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Women and girls do sometimes appear to enter into prostitution voluntarily.

Consent, in the majority of cases, is linked to earlier traumatic sexual and or

emotional abuse.

The significance of that voluntariness or choice is dubious, it is most often a choice

between severely limited options.

Prostitution is more a question of exploitation than coercion, of compliance rather

than consent.

The real issue regarding choice is why so many men choose to buy women and
children in prostitution.

Prostitution promotes customers choice and not womens choices and rights.

Distinctions between forced and free are dangerous they can be used to make
some forms of prostitution more acceptable and legitimate, thereby legitimating and
normalising the exploitation of the sex industry.

Challenging the operation and marketing of the sex industry is part of the political
battle for womens rights to choose and find sustainable work.


Except for a small minority of people, prostitution is not a positive career choice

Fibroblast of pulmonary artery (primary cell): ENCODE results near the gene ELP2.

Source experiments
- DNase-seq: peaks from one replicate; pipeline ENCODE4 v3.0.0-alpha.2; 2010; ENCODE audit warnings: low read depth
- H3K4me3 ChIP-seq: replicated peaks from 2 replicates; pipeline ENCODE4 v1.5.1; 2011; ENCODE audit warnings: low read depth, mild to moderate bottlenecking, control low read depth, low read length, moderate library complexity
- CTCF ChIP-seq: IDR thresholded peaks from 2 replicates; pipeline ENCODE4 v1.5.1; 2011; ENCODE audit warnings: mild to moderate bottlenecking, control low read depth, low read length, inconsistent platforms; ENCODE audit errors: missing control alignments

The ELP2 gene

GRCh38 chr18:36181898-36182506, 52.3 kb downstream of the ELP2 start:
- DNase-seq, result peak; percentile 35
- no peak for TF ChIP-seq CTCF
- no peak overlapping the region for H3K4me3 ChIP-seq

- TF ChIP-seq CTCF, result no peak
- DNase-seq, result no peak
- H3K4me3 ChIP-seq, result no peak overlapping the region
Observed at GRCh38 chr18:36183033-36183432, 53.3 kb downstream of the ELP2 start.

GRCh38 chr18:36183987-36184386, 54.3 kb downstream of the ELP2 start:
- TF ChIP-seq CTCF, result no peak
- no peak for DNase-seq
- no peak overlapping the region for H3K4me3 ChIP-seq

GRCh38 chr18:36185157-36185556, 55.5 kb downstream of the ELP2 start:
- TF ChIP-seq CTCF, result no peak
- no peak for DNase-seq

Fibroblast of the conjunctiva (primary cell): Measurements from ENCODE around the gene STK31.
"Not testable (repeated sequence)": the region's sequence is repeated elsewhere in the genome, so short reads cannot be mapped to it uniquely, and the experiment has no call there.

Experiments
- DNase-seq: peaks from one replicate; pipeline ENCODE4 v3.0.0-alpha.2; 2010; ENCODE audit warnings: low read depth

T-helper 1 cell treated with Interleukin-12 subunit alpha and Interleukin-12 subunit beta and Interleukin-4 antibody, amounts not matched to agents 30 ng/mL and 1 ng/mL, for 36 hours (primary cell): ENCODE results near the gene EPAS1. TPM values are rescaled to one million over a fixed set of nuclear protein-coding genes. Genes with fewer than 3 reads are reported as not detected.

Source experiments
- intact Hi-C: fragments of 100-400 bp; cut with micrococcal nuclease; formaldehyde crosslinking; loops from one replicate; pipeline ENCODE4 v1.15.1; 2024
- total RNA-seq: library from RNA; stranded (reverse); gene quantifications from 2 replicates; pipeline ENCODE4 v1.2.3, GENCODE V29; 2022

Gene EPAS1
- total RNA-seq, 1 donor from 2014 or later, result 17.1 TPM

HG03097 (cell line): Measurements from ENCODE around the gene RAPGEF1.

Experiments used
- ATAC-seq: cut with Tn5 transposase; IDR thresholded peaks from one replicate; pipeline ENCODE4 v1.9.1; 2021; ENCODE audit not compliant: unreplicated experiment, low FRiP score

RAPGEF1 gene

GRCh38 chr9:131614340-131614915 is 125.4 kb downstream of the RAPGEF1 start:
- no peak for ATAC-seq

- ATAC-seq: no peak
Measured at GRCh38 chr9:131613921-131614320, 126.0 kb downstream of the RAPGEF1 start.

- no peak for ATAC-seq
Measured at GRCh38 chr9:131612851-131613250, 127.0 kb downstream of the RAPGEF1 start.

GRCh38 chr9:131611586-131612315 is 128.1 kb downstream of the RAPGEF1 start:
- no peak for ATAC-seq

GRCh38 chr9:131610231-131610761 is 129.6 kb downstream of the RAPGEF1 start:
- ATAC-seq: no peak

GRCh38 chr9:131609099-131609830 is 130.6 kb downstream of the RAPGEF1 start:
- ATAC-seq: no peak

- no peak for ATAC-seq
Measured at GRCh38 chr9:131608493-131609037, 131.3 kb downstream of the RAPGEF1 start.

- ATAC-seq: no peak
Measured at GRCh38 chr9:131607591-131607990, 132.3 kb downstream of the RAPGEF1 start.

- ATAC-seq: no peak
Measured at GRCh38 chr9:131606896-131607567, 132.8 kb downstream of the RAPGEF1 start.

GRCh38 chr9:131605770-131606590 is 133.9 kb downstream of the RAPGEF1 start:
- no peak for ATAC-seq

like deciding to become a brain surgeon, or an aromatherapist, but a condition
either forced upon individuals by third parties or selected as the best of a bunch of
bad options.1

The reality is that women and girls do sometimes report entering prostitution voluntarily.
However, whether that voluntariness has any significance is dubious, given the powerful
social forces of poverty violence and inequality that constrain this choice. For many, if not
most women, their so-called choice is preceded by and conditioned on earlier traumatic
abuse and an interplay of personal and economic factors. Factors such as childhood
sexual, physical and emotional abuse, lack of resources, drug addiction, low self-worth,
manipulation and sometimes coercion all combine to make the question of free choice
almost meaningless. (see paper 6 prostitution as a systemic issue) The question of
consent or choice needs to be framed, not only in terms of the degree of freedom involved,
but also in terms of the range of choices open to a particular individual i.e. a choice
between what options. Further, the harsh experience of many women is that they do not
realize how hard it is to leave until it is too late.2

Consent to be exploited